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What Minis Are You Painting?
Space Hulk, on the other hand, is a loss.
One left as of today and it's Jack Saw. Mammoth MkII came out pretty badass. Will probably post pics when I'm totally done.
If you want to save time on large groups of similar models, prime them with colored primer which acts as the basecoat. If you're dipping, there's really no better way to get from bare to bitchin'.
When I do large armies, I spray them with the most predominate color (orcs=green, knights=silver...) and then just hit the details afterward in a production-line style. Between each layer I spray with Krylon 1311 to seal the previous color in, just in case I need to wash off the paint. Not always, but when it matters. After all the layers are on, I brush on the Polyshades.
Shit works really well for pumping out 5-6 models in a couple of hours, but still looking worthy of being on the table.
stormseeker75 wrote: Thanks, Pete. For the stuff Repo is doing that would work fine. All my Talisman dudes are a bit too different for the mass-base coating.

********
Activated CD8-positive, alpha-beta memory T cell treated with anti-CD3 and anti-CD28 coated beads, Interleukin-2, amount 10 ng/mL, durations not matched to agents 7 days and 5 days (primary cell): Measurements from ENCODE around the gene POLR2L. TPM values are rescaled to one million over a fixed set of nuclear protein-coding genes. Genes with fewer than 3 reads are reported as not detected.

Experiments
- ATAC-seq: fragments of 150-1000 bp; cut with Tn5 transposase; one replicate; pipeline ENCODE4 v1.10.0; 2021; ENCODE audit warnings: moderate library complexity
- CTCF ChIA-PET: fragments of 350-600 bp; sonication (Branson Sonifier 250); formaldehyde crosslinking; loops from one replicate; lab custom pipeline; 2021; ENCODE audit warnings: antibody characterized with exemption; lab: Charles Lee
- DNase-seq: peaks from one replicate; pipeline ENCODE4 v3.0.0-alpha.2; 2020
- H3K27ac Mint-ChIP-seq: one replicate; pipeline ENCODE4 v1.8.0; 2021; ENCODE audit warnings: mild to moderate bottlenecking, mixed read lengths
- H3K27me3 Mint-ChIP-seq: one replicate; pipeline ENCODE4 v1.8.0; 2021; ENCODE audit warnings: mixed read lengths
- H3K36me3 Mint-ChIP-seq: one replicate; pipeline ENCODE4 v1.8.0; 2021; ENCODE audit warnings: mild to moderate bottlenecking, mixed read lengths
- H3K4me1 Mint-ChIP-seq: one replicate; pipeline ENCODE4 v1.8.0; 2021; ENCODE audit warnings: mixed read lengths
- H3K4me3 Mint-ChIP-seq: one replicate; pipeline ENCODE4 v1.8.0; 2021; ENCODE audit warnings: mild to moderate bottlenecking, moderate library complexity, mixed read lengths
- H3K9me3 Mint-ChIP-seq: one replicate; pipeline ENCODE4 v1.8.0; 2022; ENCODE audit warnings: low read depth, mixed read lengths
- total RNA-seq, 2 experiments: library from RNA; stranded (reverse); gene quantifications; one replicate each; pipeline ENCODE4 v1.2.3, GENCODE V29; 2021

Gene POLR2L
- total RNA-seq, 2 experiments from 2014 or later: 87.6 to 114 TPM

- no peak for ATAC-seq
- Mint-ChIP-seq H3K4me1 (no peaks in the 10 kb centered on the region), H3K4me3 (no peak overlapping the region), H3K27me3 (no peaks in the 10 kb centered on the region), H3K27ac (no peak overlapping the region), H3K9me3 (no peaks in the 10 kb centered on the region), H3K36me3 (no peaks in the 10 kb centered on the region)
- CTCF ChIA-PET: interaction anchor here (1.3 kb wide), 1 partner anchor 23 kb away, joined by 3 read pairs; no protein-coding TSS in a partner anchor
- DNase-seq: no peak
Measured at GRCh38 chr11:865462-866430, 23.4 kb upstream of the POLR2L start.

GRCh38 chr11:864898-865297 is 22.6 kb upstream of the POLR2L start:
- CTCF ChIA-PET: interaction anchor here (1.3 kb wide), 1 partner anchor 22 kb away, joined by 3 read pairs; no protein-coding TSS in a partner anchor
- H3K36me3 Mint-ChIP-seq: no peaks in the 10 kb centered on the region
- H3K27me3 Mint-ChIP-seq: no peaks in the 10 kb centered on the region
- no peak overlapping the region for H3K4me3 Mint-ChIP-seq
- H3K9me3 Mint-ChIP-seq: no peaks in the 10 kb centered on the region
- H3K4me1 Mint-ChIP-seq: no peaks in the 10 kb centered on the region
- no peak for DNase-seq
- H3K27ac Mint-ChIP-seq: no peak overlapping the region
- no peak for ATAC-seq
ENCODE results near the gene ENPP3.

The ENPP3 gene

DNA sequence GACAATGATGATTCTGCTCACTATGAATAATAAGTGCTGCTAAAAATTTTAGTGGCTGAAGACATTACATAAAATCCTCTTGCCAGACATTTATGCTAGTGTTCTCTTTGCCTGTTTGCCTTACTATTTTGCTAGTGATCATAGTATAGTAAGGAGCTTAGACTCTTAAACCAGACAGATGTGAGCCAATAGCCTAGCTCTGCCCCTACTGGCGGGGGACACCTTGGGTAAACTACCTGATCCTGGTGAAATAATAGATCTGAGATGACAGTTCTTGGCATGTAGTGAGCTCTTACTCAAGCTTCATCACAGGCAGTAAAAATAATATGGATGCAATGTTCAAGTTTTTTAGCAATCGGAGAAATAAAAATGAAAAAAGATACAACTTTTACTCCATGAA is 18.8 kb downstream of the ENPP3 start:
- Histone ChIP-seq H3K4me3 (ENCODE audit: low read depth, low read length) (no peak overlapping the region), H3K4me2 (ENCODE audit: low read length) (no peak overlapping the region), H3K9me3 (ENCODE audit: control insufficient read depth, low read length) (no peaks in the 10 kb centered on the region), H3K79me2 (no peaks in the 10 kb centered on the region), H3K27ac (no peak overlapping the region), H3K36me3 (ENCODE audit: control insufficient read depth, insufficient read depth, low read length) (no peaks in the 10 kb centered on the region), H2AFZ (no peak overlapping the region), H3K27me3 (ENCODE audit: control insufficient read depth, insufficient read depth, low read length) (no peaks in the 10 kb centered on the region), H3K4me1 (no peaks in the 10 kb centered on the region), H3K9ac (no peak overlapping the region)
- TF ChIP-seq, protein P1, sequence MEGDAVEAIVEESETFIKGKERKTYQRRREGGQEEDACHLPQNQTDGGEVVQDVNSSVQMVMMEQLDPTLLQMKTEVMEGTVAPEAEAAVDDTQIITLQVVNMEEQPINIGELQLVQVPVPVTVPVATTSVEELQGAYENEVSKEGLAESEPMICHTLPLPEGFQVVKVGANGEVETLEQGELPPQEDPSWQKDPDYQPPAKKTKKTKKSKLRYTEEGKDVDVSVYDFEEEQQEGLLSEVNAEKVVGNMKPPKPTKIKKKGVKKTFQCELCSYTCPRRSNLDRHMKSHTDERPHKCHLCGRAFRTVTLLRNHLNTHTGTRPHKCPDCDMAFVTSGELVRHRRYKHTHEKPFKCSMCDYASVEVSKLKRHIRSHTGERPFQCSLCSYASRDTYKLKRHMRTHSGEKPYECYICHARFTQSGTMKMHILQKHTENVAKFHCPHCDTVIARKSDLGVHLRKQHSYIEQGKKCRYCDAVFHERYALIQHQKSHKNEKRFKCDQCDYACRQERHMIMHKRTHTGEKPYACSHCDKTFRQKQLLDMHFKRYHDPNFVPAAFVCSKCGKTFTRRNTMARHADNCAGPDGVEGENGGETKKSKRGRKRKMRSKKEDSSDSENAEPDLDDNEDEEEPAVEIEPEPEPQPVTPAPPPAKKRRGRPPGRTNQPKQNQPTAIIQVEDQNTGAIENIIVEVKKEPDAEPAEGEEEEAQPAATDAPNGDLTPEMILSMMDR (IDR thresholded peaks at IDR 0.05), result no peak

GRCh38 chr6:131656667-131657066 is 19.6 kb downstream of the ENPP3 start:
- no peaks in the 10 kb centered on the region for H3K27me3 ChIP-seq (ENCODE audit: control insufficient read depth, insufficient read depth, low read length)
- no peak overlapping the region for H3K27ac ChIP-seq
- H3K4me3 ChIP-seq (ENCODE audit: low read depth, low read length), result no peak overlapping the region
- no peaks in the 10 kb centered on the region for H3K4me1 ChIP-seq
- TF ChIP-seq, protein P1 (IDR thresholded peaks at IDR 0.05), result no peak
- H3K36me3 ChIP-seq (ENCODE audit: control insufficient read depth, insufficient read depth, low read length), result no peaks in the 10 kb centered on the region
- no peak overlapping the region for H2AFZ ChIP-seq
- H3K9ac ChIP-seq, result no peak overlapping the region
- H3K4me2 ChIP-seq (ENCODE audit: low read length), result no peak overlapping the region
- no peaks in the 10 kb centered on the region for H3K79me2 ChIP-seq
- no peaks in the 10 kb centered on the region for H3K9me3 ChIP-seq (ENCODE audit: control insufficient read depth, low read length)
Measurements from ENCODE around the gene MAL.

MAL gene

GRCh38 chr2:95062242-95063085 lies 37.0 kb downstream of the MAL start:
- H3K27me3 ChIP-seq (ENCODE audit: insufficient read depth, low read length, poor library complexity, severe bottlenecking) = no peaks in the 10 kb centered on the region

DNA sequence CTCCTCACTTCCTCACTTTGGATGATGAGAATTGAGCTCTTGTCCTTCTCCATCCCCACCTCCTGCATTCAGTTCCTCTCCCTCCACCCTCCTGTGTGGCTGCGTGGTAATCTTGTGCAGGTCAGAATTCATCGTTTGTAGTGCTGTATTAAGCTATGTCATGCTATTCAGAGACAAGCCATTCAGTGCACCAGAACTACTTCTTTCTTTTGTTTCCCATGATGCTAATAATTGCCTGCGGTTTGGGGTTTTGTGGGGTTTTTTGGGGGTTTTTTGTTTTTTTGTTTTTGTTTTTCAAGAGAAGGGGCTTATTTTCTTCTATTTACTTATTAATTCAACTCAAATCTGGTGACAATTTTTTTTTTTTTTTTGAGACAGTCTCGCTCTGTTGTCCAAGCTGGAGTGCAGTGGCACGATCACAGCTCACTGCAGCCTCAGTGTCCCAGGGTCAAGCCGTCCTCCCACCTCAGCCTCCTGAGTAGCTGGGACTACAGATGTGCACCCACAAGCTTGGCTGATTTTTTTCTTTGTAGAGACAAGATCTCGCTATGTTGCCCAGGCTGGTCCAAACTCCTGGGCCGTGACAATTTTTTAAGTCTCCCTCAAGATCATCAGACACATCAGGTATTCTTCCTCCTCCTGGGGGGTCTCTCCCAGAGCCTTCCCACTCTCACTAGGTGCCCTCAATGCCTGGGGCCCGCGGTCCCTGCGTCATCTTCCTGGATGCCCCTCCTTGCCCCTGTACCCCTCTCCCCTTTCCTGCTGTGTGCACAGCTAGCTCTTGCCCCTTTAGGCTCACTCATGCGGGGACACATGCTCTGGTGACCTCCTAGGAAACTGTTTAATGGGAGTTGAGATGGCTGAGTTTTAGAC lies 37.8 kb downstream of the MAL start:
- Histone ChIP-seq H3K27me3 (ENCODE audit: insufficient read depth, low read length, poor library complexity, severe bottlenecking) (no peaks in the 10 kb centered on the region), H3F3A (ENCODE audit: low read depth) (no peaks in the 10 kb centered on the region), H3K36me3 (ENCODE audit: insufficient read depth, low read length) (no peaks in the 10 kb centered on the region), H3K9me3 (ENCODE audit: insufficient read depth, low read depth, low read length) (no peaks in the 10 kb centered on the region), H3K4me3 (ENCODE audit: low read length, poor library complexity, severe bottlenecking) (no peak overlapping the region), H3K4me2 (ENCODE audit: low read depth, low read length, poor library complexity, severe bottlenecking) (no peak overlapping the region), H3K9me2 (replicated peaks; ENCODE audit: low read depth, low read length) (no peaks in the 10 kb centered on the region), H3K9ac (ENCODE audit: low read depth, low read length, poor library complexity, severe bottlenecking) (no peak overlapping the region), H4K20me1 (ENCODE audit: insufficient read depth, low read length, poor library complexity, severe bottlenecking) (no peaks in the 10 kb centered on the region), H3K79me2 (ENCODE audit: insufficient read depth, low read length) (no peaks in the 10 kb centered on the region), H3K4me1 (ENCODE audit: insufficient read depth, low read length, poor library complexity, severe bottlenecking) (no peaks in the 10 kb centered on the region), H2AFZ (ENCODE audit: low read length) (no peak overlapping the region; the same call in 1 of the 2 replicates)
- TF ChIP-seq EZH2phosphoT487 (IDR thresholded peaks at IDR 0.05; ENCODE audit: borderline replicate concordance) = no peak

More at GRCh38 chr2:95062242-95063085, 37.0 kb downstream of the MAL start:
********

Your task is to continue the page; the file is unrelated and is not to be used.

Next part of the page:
You'd be surprised. My daughter taught me something about myself that I wasn't aware of, and it's that when it comes to choosing colors, I really, truly suck. I used to pick the first color based on what I wanted one portion of the model to look like (I really want a silver shield with gold trim) but after that, I was lost. I just picked a color for the next area using the same idea, but after it was done, I realized that the colors didn't really compliment one another.
Now, I have her pick ALL of the colors up front for a model (she's really, really great at this) and they look better than ever. So, now, I have her pick 10 models and choose colors for them and it surprised me to realize that using 3-4 different colored primers I can basecoat spray 10-15 models in lots of 3-4 and it's saved me a fuckload of time. I've come to understand that basecoating a model by hand is an utter waste of time except in the most narrow of circumstances.
Check out the Army Painter method and even if you're doing 1-2 models, the same principles apply if you're going for "table quality". Even if you're looking for a Golden Daemon level model, spray primer is a huge time saver and I believe that the models end up looking better because it's so much easier and there's less opportunities for mistakes.
Just my 2c.